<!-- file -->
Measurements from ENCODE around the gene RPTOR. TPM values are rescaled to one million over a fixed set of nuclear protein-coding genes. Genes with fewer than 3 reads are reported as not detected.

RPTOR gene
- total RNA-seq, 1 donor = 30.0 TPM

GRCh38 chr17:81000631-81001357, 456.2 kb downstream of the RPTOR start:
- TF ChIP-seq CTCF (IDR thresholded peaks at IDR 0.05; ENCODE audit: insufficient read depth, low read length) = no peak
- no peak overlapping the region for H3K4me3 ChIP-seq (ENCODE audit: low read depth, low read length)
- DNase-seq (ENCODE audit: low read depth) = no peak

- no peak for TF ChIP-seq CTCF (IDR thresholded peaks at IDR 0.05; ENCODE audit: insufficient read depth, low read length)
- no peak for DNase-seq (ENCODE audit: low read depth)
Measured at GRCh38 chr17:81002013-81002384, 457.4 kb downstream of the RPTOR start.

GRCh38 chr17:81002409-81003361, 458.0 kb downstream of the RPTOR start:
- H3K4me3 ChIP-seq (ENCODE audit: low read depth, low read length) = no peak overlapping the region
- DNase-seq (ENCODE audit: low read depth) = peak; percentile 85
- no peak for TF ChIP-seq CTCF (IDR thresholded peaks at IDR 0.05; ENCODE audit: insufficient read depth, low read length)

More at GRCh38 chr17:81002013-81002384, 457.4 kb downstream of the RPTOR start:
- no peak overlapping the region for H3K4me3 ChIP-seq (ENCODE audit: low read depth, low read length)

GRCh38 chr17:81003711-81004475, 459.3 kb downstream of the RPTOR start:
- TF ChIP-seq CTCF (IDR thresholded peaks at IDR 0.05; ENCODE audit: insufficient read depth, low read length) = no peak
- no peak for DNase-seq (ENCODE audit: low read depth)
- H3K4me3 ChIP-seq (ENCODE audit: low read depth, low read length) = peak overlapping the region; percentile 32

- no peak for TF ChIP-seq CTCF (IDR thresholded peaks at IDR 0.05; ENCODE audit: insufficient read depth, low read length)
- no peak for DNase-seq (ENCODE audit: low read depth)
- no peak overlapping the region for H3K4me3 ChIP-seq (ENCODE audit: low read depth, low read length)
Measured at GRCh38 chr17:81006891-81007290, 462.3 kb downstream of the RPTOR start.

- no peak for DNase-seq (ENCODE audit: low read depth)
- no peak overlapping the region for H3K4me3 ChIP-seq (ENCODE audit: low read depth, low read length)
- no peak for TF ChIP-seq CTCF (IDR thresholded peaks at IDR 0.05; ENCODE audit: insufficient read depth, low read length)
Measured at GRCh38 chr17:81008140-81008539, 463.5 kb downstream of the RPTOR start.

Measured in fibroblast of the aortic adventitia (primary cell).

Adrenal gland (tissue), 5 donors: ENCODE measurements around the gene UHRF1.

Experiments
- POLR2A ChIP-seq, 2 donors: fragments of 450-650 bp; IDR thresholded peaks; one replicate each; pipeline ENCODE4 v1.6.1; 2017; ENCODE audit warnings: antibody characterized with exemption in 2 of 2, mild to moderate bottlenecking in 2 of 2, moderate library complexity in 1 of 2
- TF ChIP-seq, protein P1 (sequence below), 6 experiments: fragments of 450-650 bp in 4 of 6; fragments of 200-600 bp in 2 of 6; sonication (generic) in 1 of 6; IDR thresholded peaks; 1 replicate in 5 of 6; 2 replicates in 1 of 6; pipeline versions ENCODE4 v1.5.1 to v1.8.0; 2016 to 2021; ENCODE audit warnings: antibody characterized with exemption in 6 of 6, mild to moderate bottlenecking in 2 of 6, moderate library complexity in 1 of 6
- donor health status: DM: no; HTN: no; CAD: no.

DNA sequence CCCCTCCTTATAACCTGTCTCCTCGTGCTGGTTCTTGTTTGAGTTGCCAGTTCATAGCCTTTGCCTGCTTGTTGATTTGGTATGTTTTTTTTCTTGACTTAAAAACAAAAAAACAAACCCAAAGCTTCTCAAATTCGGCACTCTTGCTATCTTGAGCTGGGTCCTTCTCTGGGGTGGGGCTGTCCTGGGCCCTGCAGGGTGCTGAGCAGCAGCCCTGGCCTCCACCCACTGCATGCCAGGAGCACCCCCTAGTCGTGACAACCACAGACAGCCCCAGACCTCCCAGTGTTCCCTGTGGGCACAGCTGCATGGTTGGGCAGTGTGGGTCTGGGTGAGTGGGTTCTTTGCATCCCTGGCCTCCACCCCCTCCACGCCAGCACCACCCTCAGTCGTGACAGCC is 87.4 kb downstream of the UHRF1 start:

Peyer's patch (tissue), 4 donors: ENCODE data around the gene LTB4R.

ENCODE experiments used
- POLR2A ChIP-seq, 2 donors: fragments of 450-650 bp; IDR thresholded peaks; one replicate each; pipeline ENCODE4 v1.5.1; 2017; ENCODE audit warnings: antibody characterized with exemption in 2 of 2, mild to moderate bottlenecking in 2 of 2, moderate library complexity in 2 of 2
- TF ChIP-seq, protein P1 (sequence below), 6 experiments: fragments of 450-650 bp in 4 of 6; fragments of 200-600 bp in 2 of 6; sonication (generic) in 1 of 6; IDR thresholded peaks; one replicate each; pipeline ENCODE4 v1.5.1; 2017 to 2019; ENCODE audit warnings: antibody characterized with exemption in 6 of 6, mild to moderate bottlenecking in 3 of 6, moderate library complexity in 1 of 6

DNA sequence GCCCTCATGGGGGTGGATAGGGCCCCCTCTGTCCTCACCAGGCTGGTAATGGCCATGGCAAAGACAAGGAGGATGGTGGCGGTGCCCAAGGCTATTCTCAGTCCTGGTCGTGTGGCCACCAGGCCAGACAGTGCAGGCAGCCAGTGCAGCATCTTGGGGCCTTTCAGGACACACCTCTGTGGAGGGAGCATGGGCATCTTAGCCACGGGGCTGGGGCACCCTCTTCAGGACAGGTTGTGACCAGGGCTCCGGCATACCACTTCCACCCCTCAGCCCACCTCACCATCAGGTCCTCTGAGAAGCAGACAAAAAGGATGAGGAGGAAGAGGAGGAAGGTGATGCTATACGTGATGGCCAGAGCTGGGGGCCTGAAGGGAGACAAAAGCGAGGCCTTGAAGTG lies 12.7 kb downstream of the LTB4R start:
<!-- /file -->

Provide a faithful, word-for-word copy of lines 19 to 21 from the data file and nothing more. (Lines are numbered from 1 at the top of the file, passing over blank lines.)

- no peak for DNase-seq (ENCODE audit: low read depth)
- H3K4me3 ChIP-seq (ENCODE audit: low read depth, low read length) = peak overlapping the region; percentile 32

- no peak for TF ChIP-seq CTCF (IDR thresholded peaks at IDR 0.05; ENCODE audit: insufficient read depth, low read length)